by Noah Breslow
As one of the first employees at OnDeck, I’ve seen the company grow from a small startup with just a few employees to a now 350-plus person organization that has three offices around the country and tens of thousands of customers.
Although we’ve scaled pretty much every aspect of the business over the past seven years, our company culture has largely remained the same since the early days. My number one priority has always been – and will continue to be – creating an environment where openness is valued.
When we set out to codify our culture earlier this year, I realized one seemingly subtle decision I made in the early days – saying no to offices – had the biggest impact on maintaining our culture.
Largely influenced by a trip more than a decade ago to former Mayor Mike Bloomberg’s office, where his senior team running the city utilized an open floor plan approach, I felt strongly that an open floor plan was the right format for our startup office. Sitting alongside the entire (albeit small) team – from upper management to those newer to the workforce – sent a strong message from day one that being accessible and accountable mattered. It also helped to encourage employees to get out of their silos and interact with each other organically.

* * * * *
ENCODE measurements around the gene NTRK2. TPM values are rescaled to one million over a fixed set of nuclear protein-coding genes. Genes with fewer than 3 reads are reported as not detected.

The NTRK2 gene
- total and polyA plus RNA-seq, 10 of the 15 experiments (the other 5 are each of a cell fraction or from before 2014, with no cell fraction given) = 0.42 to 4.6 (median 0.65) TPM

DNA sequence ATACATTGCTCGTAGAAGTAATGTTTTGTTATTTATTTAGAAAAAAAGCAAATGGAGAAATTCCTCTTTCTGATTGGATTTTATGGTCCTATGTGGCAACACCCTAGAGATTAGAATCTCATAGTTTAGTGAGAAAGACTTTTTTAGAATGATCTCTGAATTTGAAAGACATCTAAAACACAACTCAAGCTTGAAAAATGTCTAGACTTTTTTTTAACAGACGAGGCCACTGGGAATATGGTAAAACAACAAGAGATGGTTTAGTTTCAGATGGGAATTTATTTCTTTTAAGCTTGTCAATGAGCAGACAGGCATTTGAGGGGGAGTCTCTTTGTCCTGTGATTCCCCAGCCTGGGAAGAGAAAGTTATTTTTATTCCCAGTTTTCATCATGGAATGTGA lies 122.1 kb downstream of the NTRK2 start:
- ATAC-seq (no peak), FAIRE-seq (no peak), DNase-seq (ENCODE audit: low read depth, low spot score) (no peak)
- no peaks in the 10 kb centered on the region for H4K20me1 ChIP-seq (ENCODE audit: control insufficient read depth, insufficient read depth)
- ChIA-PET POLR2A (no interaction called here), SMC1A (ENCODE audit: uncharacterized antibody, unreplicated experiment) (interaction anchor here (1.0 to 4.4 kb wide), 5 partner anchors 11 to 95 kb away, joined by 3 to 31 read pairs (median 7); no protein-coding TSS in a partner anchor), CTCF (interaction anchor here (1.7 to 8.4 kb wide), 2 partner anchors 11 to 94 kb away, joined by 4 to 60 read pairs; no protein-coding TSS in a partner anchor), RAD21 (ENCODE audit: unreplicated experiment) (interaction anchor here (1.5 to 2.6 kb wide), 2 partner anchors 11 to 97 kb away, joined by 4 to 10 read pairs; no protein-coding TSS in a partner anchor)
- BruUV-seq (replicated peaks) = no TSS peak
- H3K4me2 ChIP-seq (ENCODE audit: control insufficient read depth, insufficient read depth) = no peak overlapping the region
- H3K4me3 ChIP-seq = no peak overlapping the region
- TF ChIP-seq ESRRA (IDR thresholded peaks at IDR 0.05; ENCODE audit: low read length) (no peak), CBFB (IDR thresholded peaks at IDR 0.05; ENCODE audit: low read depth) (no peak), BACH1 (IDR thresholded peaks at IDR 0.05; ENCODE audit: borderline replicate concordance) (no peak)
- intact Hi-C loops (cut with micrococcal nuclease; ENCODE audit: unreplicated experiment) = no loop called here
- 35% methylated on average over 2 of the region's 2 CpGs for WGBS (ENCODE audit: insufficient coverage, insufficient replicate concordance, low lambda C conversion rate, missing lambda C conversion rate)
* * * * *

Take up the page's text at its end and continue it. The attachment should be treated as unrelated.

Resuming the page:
And, on a more practical level, the open office floor plan lent itself nicely to our rapidly evolving personnel needs. With significant travel among our three offices, we soon found ourselves needing temporary spots for employees visiting from other offices. We also wanted to ensure visiting employees felt welcomed in whichever sister office they needed to be at. Our setup allowed for more flexibility and mobility to post up at a free desk, and immerse themselves in a group of employees – rather than being stowed away in a desk far isolated from colleagues.
Of course, there are certain drawbacks to the open plan. Lack of privacy for employees became a concern for things like calling to make a doctor’s appointment or receiving a review from your manager. In order to accommodate those moments, we’ve doubled down on our number of conference rooms and “phone booths,” which are conference rooms for just one person when they need a quiet moment.
Now that we’re seven years into building our company, we continue to favor an open office floor plan. The decision has also helped me maintain a leadership approach that both values collaboration and openness and is highly visible within the company. To this day, one of my favorite things is to be able to introduce myself to a new face while walking between meetings, or see several different employees from a variety of levels and departments – even offices – huddled around someone’s desk solving a problem.
Noah Breslow is CEO of OnDeck, a technology company solving small business’s biggest challenge: access to capital, lending more than $1.5B to small businesses to date. Noah has held a variety of leadership roles since the company’s 2006 inception and became CEO in June 2012. Previously, Noah was VP of Marketing & Product Management for Tacit Networks, guiding the company from launch to its successful sale to a public company. He holds a bachelor’s degree in computer science from MIT and an MBA with distinction from Harvard Business School.
Courtesy of OnDeck